Please leave me a tip, I'm so tired...
We often play games to escape the every day grind of work. In games, you can be a space marine, a pirate, a giant monster intent on the destruction of mankind: whatever. Occasionally, though, games offer us the chance to be something far more mundane. In fact, some of the best games ever made put a very generous, very positive spin on decidedly crap jobs.
Im here to pay tribute to 10 of these games. These select few make even the most mundane, unappealing jobs feel great--and for that, I congratulate them. One caveat--I haven't included actual games that simulate boring jobs, like Rail Simulator or Farm Simulator... because the title says 'Great games'.
The game: In Papers, Please you have immense power over peoples lives. You choose whether or not to let them across the border, you take bribes, you carry out petty vengeance on those you dont like the look of. Sure, the setting is grim, and youre battling to keep your family alive, but theres never a dull day at the Arstotzka border. GLORY TO ARSTOTZKA!
The reality: Being a border control guard is dull. Look into the eyes of that guy who is checking all 250 passports of a plane-load of tired, uncooperative passengers who just arrived at London Heathrow. No bribes for him. No promise of sexy time with the local ladies. Just vigilant grind and looking at travel documents for 8 hours per day. If he's lucky, he'll get to strap on some latex gloves for an invasive, full-cavity search.
The game: Oh what wacky fun were having, stirring a virtual pot with the Wiimote. Hurray! Now were using the Wiimote to chop an on-screen carrot. All the on-screen characters are cute and enthusiastic, and as the bright colours mingle, our wonderful creations fully form into mouth-watering dishes. Ooh, they look good enough to eat. Being a chef is so much fun. Whats that? You want me to cook dinner? No way--Im playing games!
The reality: Chefs work HARD. While you often see celebrity cooks prancing around on TV, arranging pea-shoots on top of expensive fish, the vast majority of chefs are trapped in sweaty kitchens for hours, often at extremely unsociable times of day. In many modern kitchens, chefs look after a select number of dishes, so theyre often making the same thing over and over again. That is, once theyve chopped cabbage for years as apprentices.
Sim City (series)
The game: Wow--I can create an entire city? I can plan it out, manage everything from finances, right down to traffic-light sequences? Im in! Now that it works, the modern Sim City is heaps of fun, and the always-present threat of natural disasters creates a decent change of pace from every day city management. Its one of the most entertaining simulations available.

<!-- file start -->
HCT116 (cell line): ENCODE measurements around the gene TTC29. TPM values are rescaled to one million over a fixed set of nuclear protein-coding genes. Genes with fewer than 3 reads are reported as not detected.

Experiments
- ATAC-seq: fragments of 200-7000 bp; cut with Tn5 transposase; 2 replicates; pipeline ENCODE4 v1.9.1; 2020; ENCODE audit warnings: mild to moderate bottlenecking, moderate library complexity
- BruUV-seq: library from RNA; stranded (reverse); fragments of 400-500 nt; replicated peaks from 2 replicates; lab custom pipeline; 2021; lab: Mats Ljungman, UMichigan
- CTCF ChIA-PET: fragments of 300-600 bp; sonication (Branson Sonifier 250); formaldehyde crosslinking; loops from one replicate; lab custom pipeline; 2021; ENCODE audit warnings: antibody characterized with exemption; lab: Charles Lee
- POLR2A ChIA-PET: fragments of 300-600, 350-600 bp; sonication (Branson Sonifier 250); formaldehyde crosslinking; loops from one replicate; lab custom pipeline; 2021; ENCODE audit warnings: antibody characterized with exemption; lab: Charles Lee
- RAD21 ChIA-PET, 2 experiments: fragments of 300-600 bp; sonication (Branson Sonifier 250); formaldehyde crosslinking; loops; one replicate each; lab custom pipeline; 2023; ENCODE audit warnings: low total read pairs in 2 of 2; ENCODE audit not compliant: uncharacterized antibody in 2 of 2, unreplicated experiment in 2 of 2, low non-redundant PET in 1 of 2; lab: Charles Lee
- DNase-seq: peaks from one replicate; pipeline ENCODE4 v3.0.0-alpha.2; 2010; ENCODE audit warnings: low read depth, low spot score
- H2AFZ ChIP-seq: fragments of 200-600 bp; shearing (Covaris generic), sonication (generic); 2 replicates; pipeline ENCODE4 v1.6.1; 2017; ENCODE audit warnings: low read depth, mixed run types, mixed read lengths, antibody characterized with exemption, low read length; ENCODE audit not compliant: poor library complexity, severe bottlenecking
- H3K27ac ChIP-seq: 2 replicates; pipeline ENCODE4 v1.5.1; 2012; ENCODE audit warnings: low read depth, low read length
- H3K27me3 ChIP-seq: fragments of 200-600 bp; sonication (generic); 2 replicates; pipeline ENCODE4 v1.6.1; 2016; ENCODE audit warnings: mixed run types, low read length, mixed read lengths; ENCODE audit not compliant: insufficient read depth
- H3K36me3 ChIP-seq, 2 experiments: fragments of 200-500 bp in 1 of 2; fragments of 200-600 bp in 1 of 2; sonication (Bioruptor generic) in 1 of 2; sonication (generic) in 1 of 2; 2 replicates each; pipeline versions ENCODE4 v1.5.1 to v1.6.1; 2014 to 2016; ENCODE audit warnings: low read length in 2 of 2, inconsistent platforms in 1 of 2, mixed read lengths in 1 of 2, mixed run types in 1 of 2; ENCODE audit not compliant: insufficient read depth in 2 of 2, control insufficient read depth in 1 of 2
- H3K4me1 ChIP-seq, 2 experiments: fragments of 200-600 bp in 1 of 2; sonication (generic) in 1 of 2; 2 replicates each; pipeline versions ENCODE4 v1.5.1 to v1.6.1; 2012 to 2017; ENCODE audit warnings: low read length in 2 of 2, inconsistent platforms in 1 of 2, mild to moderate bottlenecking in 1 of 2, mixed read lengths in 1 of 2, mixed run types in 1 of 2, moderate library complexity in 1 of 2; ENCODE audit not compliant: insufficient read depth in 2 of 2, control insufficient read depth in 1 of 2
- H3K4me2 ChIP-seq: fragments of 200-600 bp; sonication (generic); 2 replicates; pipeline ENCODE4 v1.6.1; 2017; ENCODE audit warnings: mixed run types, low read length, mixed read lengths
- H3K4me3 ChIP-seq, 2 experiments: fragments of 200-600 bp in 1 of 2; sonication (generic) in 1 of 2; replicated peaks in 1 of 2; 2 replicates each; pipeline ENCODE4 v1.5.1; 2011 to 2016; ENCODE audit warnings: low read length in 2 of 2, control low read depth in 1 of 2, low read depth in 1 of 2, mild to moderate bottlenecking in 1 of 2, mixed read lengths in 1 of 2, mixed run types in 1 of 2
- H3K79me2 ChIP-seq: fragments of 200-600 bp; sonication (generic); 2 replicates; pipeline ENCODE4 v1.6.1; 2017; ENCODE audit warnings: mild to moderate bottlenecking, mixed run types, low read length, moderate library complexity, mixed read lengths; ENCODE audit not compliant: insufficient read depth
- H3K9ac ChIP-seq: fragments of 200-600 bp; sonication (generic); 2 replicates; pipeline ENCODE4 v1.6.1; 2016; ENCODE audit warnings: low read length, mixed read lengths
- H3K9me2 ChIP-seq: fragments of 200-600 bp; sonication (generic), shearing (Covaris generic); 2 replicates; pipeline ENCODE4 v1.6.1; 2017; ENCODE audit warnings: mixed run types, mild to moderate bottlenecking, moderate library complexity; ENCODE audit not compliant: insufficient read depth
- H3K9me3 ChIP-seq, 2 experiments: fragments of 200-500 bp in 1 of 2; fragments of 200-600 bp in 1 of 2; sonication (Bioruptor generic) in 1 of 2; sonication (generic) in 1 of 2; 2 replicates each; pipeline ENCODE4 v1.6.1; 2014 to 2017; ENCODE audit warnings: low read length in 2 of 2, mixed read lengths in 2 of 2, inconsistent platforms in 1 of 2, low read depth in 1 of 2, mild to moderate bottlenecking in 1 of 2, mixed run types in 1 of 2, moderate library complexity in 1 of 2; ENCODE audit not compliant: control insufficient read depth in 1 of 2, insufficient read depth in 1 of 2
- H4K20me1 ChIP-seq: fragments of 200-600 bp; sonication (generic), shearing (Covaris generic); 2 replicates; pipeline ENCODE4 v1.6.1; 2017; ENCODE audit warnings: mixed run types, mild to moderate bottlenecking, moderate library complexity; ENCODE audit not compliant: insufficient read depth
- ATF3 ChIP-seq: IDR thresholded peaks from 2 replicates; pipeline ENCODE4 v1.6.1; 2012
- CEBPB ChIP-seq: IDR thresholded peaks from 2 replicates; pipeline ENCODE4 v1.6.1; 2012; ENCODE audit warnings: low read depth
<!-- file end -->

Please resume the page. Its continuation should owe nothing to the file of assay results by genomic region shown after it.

The reality: Working for the council is widely regarded as a dull job. Much of the time, city-planning and administration is all about minimising traffic disruption while Tesco builds yet another awful store right in the middle of your most historic streets. Its taking abuse from irate commuters when theyre stuck in traffic on your roads, and figuring out how to break the news to residents when you want to build a power station right behind their back-garden fences. No fun.
The game: Football Manager is all about legend building. Theres no sweeter feeling than taking control of a struggling, minor-league football team and--over the course of many seasons--raising them to the European elite. You micro-manage every aspect of the team (often your local club), you get to know the players, you share their glories and defeats. And when you lift that European trophy, after years of ups and downs, you feel like a proud father; a king; a legend.
The reality: Managing a modern football team is stressful like you wouldnt believe. If lower-league teams dont perform, the fans stop showing up to watch. Ticket sales slump, and the club goes into crippling debt. Do the players get blamed? Sometimes, but its often the manager who absorbs the brunt of the criticism, shortly before his inevitable sacking. In the top leagues, managers have an even shorter life-span: some only last several weeks in charge. Club owners expect instant results, and if they dont see them its the manager that gets the blame.
The game: Everyone knows Paperboy, right? Hes the carefree, young, whipper-snapper who pedals effortlessly up streets, dodging dogs, hitting ramps, and lobbing the daily news-rags at windows and doors. All he really has to worry about is a bruised knee and a potentially scarring mauling by an aggressive dog. Dodging these dangers, though, is half the fun.
The reality: Delivering newspapers is mundane. Its often done by teenagers looking to supplement pocket-money, and they do it by getting up at ridiculous-oclock in the morning (whatever the weather), grabbing a heavy bag of papers, and hauling them around the same old streets every day. Lets face it: the pay is borderline illegal, which is why its a teenager job, and the odds of getting mauled by an aggressive dog are about the same as in the game